Married-life class at UD agrees with retired priest, 80
UD teacher's course impressed upon 26,000 during the decades

By Mark Fisher

DAYTON | All 140 of his students' eyes focus intently on the Rev. Norbert Burns as he scans the packed classroom, challenging one student, then another, to back up their statements, explain the rationale behind their positions on the day's lesson.

There are no heads on desks, no daydreaming, no notes being passed in the back of the room. Somehow, when the topic is premarital sex, attention span is no problem for the 70 University of Dayton students who fill every available seat in Burns' classroom.

"No no no, this class won't accept that," Burns says to a student who simply proclaims sex must be saved for a committed, loving relationship. "You have to explain your answer."

Another student who says sex before marriage is OK receives a similarly robust challenge to back up his beliefs with facts.

Welcome to Religion 344, Christian Marriage, an elective that has become UD's most popular class. It's taught by an 80-year-old retired priest who has never missed a class in 58 years of teaching. UD officials estimate that Burns has taught the marriage course to 26,000 students - about one-third of all alumni of the Roman Catholic university that traces its history to the 1850s.

"Father Burns makes this class," said Amanda Hobor, a junior from Amherst, Ohio. "He really touches your life."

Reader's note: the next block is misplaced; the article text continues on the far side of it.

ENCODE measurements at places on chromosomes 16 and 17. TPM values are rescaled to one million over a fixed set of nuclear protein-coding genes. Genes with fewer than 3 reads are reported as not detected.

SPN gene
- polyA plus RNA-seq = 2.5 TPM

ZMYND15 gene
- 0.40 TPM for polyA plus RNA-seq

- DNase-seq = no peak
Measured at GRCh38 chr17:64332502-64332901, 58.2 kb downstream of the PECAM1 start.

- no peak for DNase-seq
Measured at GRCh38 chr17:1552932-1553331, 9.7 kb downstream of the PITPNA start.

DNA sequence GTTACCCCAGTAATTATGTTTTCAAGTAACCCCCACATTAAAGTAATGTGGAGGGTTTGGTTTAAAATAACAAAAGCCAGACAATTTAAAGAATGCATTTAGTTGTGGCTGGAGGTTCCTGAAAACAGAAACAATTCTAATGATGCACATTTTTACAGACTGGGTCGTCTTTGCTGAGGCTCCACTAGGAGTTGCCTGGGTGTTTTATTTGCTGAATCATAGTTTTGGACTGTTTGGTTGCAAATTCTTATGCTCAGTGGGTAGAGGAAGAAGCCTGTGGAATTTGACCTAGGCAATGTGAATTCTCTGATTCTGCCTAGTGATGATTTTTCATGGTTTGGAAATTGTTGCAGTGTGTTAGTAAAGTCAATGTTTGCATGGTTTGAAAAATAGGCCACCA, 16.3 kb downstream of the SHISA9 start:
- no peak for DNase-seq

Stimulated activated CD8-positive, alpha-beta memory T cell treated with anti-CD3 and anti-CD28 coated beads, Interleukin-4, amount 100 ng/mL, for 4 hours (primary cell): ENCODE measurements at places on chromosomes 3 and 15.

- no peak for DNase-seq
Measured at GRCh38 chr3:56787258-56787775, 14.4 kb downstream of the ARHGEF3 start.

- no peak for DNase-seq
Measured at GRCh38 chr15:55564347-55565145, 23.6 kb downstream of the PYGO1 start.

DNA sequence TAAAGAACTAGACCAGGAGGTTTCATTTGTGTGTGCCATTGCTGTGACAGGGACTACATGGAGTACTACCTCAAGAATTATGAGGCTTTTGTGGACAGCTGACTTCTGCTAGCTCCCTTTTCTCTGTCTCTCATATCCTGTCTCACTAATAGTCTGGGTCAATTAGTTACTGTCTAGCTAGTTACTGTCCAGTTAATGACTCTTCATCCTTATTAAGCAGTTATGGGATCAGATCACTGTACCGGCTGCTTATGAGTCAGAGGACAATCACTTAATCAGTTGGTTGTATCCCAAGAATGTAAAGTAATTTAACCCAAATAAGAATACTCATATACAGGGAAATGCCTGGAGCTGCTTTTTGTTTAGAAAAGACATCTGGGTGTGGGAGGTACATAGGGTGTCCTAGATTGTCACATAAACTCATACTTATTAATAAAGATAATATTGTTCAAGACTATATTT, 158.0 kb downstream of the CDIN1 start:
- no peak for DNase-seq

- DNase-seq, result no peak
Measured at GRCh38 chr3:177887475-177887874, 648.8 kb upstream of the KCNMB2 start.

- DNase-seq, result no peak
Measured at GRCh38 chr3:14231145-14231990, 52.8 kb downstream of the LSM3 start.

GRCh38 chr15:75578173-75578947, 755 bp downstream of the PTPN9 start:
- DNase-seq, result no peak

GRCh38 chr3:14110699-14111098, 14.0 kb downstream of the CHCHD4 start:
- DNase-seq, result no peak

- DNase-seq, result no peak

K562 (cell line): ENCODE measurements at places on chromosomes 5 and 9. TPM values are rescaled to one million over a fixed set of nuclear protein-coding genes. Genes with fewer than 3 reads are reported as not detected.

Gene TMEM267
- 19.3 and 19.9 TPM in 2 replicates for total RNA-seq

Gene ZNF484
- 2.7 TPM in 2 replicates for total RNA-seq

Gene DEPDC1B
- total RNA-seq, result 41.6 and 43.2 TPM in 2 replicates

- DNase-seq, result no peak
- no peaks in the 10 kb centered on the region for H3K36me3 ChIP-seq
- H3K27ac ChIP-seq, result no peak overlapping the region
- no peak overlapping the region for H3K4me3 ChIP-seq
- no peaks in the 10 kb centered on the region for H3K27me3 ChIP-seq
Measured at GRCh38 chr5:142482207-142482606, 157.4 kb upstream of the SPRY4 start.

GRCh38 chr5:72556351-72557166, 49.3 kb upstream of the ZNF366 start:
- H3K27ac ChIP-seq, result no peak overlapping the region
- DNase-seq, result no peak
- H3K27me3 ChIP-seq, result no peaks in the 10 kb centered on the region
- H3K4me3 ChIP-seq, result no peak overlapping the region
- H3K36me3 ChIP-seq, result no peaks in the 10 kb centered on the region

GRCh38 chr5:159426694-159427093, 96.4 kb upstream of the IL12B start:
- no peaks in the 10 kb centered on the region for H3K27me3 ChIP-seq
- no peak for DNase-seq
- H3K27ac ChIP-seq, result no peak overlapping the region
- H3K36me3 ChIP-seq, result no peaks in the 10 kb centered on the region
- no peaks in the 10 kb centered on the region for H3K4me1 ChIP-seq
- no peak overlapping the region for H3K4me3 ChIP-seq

Burns "challenges us to find out who we really are," Hobor said. "In some ways, it's the hardest class I have, because it really makes us look at ourselves."

Burns retired as professor emeritus in 1996 but returned part time to teach two sections of the Christian Marriage course. Before his retirement, he served as a professional marriage counselor, and for 25 years, he hosted a radio call-in show, Challenge of Modern-Day Marriage, on WVUD-FM. The priest holds a doctoral degree in spirituality counseling.

In class, Burns prowls the floor like a talk-show host, his top shirt button open and his priest's collar tucked into his shirt pocket. Looking nowhere near his age, he smiles impishly and gestures frequently, calling students by name to make sure they're fully engaged in the classroom dialogue.

"Emily, did you get that?" Burns asks. "Are you with us, Drew?" he says.

The Marianist priest makes it clear he wants students to examine relationship issues fully, weigh pros and cons and reach well-thought-out decisions. In the class on premarital sex, Burns summarized the pros as well as the cons that students had brought up in a previous discussion - though the arguments against premarital sex seemed to garner just a bit more time and attention.

Those who decide against premarital sex avoid the risk of pregnancy, AIDS, venereal diseases and ruining a budding relationship, Burns said. Plus, those students who abstain are following the teachings of their pope, their minister, the Bible and their parents - "and don't you want those folks on your side?" he says.

When Burns started teaching Christian Marriage in 1963, a majority of the seniors taking his class were engaged. Today, maybe one or two of the 140 students in his two sections wear engagement rings. Students are "more cautious these days about life commitment," he said.

It's apparent that Burns has had an impact on alumni as well as current students. Former students have created an endowed scholarship in Burns' honor to make awards to religious studies majors who have financial need. So far, alumni have contributed $38,000.